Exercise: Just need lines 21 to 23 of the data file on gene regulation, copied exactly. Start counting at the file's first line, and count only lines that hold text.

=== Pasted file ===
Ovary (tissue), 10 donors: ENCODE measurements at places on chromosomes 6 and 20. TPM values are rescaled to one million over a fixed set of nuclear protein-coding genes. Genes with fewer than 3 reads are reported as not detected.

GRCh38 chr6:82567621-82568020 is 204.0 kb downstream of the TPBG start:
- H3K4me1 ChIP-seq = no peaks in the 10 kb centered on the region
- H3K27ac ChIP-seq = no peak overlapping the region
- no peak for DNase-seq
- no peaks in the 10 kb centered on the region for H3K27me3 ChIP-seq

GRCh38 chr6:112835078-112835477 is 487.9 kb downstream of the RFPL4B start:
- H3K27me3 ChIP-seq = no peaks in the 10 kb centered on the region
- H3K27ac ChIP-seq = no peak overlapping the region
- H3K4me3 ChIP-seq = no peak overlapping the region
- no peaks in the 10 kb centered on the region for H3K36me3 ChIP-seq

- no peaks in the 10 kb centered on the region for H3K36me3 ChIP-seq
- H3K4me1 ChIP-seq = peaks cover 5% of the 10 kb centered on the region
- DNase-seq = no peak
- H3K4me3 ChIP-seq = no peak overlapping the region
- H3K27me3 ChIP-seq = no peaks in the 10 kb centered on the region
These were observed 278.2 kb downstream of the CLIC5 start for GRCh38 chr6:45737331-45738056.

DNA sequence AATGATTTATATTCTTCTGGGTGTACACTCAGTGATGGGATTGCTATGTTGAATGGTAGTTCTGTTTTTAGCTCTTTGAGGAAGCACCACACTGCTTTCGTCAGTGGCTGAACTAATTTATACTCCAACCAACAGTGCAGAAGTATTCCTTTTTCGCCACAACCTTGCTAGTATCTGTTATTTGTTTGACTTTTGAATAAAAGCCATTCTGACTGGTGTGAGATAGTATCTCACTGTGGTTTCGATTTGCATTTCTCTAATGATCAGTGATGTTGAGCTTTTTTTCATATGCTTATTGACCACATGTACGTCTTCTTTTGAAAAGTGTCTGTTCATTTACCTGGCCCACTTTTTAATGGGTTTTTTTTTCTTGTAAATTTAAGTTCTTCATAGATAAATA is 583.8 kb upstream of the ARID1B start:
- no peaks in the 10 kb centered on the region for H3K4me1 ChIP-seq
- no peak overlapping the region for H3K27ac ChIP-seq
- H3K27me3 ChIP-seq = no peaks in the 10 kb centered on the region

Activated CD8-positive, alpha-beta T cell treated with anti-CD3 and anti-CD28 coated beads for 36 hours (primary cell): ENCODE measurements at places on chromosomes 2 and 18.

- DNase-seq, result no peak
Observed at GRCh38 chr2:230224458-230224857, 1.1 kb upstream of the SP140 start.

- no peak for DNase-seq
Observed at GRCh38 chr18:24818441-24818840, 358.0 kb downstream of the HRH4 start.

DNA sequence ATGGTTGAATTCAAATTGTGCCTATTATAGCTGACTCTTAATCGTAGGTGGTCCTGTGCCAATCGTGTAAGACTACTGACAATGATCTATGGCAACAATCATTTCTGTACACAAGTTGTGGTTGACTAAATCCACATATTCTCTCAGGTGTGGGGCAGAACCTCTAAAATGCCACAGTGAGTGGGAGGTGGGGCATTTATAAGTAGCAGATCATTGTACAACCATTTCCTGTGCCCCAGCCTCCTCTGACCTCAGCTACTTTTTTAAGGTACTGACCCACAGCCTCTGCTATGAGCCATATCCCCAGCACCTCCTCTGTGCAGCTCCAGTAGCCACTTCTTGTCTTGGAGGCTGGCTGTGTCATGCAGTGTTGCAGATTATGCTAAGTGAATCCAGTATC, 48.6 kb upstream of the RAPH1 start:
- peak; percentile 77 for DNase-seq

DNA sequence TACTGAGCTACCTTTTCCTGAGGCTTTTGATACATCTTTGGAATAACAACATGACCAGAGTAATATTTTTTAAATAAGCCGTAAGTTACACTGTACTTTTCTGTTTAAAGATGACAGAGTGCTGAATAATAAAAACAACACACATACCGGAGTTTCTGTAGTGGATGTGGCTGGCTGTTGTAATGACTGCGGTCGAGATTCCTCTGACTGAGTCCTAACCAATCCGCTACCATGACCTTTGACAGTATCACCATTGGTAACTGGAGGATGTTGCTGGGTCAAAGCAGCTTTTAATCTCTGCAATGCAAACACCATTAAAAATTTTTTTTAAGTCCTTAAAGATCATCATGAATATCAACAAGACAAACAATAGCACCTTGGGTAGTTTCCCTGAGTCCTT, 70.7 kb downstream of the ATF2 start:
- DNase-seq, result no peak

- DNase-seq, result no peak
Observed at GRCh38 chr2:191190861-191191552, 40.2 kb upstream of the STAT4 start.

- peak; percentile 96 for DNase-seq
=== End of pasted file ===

- H3K27me3 ChIP-seq = no peaks in the 10 kb centered on the region

Activated CD8-positive, alpha-beta T cell treated with anti-CD3 and anti-CD28 coated beads for 36 hours (primary cell): ENCODE measurements at places on chromosomes 2 and 18.

- DNase-seq, result no peak